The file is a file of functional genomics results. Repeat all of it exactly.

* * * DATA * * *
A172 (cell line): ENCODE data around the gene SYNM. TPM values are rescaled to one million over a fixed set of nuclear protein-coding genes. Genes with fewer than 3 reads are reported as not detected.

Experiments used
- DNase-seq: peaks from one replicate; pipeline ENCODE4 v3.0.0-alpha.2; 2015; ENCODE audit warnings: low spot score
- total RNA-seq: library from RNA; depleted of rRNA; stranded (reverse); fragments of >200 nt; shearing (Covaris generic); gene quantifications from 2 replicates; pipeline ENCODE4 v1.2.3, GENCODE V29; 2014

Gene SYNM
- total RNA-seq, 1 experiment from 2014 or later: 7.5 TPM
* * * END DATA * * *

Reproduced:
A172 (cell line): ENCODE data around the gene SYNM. TPM values are rescaled to one million over a fixed set of nuclear protein-coding genes. Genes with fewer than 3 reads are reported as not detected.

Experiments used
- DNase-seq: peaks from one replicate; pipeline ENCODE4 v3.0.0-alpha.2; 2015; ENCODE audit warnings: low spot score
- total RNA-seq: library from RNA; depleted of rRNA; stranded (reverse); fragments of >200 nt; shearing (Covaris generic); gene quantifications from 2 replicates; pipeline ENCODE4 v1.2.3, GENCODE V29; 2014

Gene SYNM
- total RNA-seq, 1 experiment from 2014 or later: 7.5 TPM